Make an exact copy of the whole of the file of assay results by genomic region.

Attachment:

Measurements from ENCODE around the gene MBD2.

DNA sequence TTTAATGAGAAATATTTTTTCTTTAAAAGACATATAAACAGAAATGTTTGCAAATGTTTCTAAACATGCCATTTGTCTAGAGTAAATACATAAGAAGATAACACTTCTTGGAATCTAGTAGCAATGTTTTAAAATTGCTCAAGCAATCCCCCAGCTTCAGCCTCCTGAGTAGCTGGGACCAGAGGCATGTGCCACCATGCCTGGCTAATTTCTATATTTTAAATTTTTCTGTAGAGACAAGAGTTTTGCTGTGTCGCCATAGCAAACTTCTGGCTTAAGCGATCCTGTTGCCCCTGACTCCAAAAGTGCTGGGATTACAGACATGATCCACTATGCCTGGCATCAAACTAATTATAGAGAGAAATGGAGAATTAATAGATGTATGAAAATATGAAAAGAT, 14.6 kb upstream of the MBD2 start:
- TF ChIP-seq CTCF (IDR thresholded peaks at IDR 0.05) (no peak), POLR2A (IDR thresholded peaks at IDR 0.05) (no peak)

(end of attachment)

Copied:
Measurements from ENCODE around the gene MBD2.

DNA sequence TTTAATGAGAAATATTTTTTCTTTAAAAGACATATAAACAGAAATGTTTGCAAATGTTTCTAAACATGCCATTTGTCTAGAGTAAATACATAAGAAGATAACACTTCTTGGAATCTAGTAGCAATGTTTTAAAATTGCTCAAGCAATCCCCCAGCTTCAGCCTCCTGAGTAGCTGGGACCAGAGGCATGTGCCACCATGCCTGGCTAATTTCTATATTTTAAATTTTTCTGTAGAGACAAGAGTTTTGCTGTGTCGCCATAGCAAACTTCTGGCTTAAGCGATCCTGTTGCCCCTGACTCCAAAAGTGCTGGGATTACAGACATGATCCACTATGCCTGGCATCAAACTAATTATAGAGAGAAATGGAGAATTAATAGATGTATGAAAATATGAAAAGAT, 14.6 kb upstream of the MBD2 start:
- TF ChIP-seq CTCF (IDR thresholded peaks at IDR 0.05) (no peak), POLR2A (IDR thresholded peaks at IDR 0.05) (no peak)